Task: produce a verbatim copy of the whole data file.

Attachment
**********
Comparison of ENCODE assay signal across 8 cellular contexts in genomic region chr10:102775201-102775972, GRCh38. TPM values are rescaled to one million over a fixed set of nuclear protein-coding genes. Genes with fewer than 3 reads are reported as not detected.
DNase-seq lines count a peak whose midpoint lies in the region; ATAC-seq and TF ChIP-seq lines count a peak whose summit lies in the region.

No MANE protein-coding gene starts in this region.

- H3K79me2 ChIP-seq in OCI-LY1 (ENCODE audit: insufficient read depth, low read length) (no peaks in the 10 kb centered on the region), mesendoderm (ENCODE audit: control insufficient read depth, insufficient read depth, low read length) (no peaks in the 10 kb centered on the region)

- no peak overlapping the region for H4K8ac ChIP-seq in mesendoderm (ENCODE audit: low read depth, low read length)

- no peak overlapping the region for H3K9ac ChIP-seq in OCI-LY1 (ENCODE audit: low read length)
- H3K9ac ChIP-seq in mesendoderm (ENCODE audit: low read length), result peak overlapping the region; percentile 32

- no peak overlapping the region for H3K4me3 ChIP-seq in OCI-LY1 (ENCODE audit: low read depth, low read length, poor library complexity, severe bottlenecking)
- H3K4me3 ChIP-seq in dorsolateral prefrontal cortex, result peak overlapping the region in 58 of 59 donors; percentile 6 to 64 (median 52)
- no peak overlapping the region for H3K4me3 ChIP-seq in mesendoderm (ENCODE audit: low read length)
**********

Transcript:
Comparison of ENCODE assay signal across 8 cellular contexts in genomic region chr10:102775201-102775972, GRCh38. TPM values are rescaled to one million over a fixed set of nuclear protein-coding genes. Genes with fewer than 3 reads are reported as not detected.
DNase-seq lines count a peak whose midpoint lies in the region; ATAC-seq and TF ChIP-seq lines count a peak whose summit lies in the region.

No MANE protein-coding gene starts in this region.

- H3K79me2 ChIP-seq in OCI-LY1 (ENCODE audit: insufficient read depth, low read length) (no peaks in the 10 kb centered on the region), mesendoderm (ENCODE audit: control insufficient read depth, insufficient read depth, low read length) (no peaks in the 10 kb centered on the region)

- no peak overlapping the region for H4K8ac ChIP-seq in mesendoderm (ENCODE audit: low read depth, low read length)

- no peak overlapping the region for H3K9ac ChIP-seq in OCI-LY1 (ENCODE audit: low read length)
- H3K9ac ChIP-seq in mesendoderm (ENCODE audit: low read length), result peak overlapping the region; percentile 32

- no peak overlapping the region for H3K4me3 ChIP-seq in OCI-LY1 (ENCODE audit: low read depth, low read length, poor library complexity, severe bottlenecking)
- H3K4me3 ChIP-seq in dorsolateral prefrontal cortex, result peak overlapping the region in 58 of 59 donors; percentile 6 to 64 (median 52)
- no peak overlapping the region for H3K4me3 ChIP-seq in mesendoderm (ENCODE audit: low read length)